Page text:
politics

Political parties more polarized than voters

The nation is no more politically divided than it was in the 1970s, despite how things might appear in the news. Instead, the political parties have sorted into narrow groups.

Bolstering alliances in a changing world

U.S. foreign policy should focus on strengthening, not weakening, its worldwide alliances, said Kori Schake, a Hoover Institution research fellow. That is especially true if the United States seeks to avoid conflict with China, the top challenger to the current international order.

Hoover scholars tackle some of the most urgent issues of our time

The Hoover Institution’s nearly 200 fellows, who range from renowned thought leaders to emerging scholars, continue the think tank’s long tradition of addressing issues ranging from climate change and economics to foreign policy and national security.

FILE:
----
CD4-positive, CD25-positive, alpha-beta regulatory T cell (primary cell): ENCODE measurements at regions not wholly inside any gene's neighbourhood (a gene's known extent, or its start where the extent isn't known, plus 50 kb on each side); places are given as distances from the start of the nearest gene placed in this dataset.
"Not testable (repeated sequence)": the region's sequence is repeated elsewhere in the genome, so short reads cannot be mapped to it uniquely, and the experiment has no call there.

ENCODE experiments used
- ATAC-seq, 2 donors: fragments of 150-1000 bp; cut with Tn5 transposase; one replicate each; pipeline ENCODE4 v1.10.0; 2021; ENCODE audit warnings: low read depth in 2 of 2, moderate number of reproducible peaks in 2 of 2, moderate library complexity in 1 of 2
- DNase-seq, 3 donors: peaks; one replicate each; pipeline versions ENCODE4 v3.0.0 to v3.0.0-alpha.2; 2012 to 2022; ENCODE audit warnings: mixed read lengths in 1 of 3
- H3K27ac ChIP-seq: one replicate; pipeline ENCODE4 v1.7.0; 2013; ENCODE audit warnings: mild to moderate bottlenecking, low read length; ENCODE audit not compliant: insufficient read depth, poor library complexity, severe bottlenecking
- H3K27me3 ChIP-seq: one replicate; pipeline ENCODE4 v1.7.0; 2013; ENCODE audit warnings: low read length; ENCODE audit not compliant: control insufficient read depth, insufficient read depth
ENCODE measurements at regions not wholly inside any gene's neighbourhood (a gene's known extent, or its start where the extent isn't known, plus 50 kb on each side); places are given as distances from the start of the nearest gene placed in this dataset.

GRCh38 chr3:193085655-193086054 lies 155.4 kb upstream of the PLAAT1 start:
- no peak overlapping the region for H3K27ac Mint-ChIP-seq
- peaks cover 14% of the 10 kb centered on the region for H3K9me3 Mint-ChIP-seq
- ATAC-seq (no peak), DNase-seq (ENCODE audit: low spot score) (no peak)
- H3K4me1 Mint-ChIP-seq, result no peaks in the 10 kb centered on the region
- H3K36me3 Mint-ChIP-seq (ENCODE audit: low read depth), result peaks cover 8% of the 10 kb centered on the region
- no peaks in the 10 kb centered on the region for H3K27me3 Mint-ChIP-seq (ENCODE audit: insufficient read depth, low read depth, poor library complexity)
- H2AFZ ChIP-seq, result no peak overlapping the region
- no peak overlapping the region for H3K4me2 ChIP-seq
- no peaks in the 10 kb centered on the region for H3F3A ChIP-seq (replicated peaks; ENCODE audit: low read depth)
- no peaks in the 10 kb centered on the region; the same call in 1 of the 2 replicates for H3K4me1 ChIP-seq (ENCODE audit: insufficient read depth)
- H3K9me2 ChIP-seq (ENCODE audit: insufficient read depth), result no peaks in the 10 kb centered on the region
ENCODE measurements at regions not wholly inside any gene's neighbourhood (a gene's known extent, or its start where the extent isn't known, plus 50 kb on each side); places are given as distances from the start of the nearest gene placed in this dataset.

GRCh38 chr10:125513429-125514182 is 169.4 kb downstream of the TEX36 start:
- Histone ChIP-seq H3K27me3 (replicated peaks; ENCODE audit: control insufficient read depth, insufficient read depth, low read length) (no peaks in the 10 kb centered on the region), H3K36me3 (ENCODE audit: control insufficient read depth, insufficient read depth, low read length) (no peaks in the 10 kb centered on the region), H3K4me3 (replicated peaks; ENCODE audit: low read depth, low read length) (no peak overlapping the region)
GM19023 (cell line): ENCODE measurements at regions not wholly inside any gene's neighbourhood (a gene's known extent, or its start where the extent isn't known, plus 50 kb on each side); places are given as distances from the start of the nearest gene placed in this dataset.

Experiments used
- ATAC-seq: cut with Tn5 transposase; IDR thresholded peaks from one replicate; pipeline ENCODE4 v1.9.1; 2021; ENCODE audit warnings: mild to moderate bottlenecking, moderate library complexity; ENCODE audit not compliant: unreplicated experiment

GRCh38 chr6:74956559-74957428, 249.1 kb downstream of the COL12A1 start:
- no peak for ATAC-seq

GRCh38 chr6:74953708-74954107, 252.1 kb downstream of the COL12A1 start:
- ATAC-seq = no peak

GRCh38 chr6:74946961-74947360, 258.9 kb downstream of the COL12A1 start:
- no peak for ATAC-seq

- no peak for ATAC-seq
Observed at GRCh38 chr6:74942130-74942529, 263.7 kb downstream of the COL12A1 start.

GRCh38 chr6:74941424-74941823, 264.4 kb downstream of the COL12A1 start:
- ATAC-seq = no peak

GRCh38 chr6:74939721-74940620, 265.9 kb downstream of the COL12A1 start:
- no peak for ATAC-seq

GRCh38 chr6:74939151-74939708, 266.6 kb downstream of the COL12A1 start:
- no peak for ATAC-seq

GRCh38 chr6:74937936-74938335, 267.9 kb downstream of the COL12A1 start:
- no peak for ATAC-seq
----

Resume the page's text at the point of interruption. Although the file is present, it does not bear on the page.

Iran nuclear deal worth keeping, Stanford experts say

Stanford experts say upending the Iran nuclear deal would stymie U.S. efforts to solve the North Korean nuclear crisis, isolate America on the world’s stage and strengthen hard-liners in Iran.

Stanford scholar assesses Catalonia referendum

Francois Diaz-Maurin, a visiting scholar at the Center for International Security and Cooperation, analyzes Catalonia’s referendum attempt, the Spanish government’s response and the impact these events could have across Europe.